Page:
Singapore has attracted high-tech manufacturers with incentives and a well-educated workforce but growing demands for highly skilled labour and government moves to curb numbers of foreign workers may mean a tougher path ahead.
The city-state is a major producer of products ranging from aircraft engines to medical equipment and oil rigs, and top firms such as Rolls-Royce and German industrial conglomerate Siemens have
But a potential shortage of more specialised skills as firms shift into fields such as robotics and 3D printing, as well as moves to make it more difficult to hire foreigners in the space-starved country, may make it less attractive to set up shop in Singapore in future.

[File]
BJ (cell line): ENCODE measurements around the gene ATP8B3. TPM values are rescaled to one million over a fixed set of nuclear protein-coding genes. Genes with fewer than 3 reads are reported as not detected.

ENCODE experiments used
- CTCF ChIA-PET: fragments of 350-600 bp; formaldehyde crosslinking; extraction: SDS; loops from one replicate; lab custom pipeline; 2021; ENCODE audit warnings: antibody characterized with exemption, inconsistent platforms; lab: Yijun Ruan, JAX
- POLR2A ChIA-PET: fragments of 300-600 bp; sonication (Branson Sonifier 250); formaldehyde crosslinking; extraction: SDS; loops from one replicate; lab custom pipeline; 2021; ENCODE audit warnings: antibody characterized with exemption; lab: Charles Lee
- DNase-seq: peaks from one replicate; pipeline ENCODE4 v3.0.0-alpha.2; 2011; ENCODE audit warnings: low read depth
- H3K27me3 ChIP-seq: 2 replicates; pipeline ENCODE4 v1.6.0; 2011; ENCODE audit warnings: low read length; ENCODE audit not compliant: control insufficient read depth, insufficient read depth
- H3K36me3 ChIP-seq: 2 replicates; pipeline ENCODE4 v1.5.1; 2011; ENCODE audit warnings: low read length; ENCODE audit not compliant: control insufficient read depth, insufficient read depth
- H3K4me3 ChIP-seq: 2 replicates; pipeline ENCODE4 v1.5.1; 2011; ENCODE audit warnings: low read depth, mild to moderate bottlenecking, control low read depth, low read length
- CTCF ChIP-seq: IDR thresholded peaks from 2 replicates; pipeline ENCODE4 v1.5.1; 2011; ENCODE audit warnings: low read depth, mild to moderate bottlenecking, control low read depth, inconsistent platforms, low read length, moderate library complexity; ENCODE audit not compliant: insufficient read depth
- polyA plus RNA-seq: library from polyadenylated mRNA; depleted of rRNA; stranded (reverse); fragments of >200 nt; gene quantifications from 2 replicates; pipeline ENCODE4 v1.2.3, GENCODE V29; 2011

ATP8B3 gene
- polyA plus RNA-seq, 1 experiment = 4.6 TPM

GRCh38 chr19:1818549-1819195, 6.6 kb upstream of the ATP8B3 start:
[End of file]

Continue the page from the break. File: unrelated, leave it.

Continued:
Authorities work closely with businesses to help them set up and find workers, as well as giving them incentives such as tax breaks, but rapid technological changes in many industries
“Ten years ago, policymakers could plan with greater certainty,” Song Seng Wun, a regional economist with CIMB Private Banking, said. “The age of disruptive technology is creating a lot more uncertainty.”
In a recent report, the ministry of
Singapore has traditionally welcomed foreign workers in sectors ranging from construction to investment banking to plug skills shortages and do jobs that locals shun, and 40 percent of its 5.6 million inhabitants are from overseas. But in recent years unease has been growing at
The government has responded by making it more difficult to hire and making companies prioritise local recruitment. This includes moves such as accepting applications for certain higher-skilled jobs only from Singaporeans before opening them up to foreigners.
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